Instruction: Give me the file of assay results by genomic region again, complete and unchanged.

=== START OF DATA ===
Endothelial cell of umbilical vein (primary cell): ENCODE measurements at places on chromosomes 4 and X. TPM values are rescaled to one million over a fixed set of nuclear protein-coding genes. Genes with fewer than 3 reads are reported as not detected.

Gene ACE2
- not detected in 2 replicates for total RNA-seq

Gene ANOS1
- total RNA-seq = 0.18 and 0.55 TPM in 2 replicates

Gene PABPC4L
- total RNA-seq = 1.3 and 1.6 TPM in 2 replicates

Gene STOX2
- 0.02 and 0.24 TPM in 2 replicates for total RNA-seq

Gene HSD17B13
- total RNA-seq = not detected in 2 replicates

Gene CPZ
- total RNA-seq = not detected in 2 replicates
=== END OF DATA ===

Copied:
Endothelial cell of umbilical vein (primary cell): ENCODE measurements at places on chromosomes 4 and X. TPM values are rescaled to one million over a fixed set of nuclear protein-coding genes. Genes with fewer than 3 reads are reported as not detected.

Gene ACE2
- not detected in 2 replicates for total RNA-seq

Gene ANOS1
- total RNA-seq = 0.18 and 0.55 TPM in 2 replicates

Gene PABPC4L
- total RNA-seq = 1.3 and 1.6 TPM in 2 replicates

Gene STOX2
- 0.02 and 0.24 TPM in 2 replicates for total RNA-seq

Gene HSD17B13
- total RNA-seq = not detected in 2 replicates

Gene CPZ
- total RNA-seq = not detected in 2 replicates